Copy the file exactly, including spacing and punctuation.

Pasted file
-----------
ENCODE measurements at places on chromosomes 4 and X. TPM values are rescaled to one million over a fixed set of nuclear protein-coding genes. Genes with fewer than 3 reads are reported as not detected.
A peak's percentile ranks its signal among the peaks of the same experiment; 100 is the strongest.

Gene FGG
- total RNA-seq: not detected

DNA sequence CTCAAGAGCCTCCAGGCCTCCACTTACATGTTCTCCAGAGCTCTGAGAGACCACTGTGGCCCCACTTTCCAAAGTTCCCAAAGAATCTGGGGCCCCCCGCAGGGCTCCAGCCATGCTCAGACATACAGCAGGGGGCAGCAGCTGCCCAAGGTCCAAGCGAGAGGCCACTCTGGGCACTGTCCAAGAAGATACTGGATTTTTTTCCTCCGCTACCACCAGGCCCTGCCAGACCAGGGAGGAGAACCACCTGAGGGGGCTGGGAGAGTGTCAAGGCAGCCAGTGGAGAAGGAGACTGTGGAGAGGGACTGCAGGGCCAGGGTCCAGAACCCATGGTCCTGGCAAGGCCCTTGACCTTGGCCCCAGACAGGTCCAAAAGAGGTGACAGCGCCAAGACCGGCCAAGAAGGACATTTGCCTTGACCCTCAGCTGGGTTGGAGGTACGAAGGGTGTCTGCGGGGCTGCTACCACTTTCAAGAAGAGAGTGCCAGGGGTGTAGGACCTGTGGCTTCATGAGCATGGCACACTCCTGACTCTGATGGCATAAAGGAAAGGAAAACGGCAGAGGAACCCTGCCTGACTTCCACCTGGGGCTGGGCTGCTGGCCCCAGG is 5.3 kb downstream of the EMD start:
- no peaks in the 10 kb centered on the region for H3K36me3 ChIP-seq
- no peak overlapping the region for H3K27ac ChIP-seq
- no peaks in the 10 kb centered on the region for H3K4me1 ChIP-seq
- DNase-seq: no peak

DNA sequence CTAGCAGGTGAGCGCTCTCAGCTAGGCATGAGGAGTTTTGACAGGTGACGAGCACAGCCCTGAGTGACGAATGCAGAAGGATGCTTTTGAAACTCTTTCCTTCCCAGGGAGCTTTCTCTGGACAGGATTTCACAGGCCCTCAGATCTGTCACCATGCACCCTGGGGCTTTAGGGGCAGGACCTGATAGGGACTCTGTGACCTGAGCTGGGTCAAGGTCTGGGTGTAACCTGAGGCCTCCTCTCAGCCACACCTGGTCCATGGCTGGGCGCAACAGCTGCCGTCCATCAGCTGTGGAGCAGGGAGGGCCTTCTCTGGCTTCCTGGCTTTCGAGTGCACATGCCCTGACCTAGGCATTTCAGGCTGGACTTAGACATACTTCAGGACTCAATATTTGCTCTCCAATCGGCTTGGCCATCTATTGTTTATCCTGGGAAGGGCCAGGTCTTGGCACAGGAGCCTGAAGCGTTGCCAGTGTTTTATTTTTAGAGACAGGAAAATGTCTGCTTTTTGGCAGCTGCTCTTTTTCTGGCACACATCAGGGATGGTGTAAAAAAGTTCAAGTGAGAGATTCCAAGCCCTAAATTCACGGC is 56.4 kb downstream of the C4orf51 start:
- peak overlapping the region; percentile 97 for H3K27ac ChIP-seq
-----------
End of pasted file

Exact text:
ENCODE measurements at places on chromosomes 4 and X. TPM values are rescaled to one million over a fixed set of nuclear protein-coding genes. Genes with fewer than 3 reads are reported as not detected.
A peak's percentile ranks its signal among the peaks of the same experiment; 100 is the strongest.

Gene FGG
- total RNA-seq: not detected

DNA sequence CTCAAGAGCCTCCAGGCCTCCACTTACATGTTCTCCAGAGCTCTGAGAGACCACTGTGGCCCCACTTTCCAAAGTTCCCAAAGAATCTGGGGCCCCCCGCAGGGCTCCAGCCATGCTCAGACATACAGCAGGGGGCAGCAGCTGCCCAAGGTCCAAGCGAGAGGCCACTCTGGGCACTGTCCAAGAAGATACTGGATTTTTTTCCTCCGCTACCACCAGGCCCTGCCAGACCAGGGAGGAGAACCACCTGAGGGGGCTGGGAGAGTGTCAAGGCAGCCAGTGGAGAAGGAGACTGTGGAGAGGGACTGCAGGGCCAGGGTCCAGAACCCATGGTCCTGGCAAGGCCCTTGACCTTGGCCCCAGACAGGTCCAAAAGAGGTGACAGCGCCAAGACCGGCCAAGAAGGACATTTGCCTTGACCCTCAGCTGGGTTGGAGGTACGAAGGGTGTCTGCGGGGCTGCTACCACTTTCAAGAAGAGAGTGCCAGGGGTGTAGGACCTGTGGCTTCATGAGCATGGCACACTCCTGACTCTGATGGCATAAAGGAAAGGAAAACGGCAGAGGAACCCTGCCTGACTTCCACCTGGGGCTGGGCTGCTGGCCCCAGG is 5.3 kb downstream of the EMD start:
- no peaks in the 10 kb centered on the region for H3K36me3 ChIP-seq
- no peak overlapping the region for H3K27ac ChIP-seq
- no peaks in the 10 kb centered on the region for H3K4me1 ChIP-seq
- DNase-seq: no peak

DNA sequence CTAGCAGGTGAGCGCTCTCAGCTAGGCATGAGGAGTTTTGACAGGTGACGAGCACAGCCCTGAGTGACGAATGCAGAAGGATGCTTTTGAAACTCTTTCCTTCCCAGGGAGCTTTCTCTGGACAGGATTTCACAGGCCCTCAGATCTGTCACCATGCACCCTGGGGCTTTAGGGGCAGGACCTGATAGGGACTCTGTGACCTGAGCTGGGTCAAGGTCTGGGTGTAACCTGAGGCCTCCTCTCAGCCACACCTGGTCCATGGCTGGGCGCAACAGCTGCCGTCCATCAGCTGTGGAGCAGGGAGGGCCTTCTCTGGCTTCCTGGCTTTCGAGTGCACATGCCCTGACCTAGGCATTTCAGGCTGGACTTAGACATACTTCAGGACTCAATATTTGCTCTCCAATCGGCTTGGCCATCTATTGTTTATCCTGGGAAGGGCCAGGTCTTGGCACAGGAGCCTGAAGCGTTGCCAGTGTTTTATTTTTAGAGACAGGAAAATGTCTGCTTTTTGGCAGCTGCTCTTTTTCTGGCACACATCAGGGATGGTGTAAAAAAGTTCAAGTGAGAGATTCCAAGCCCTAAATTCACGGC is 56.4 kb downstream of the C4orf51 start:
- peak overlapping the region; percentile 97 for H3K27ac ChIP-seq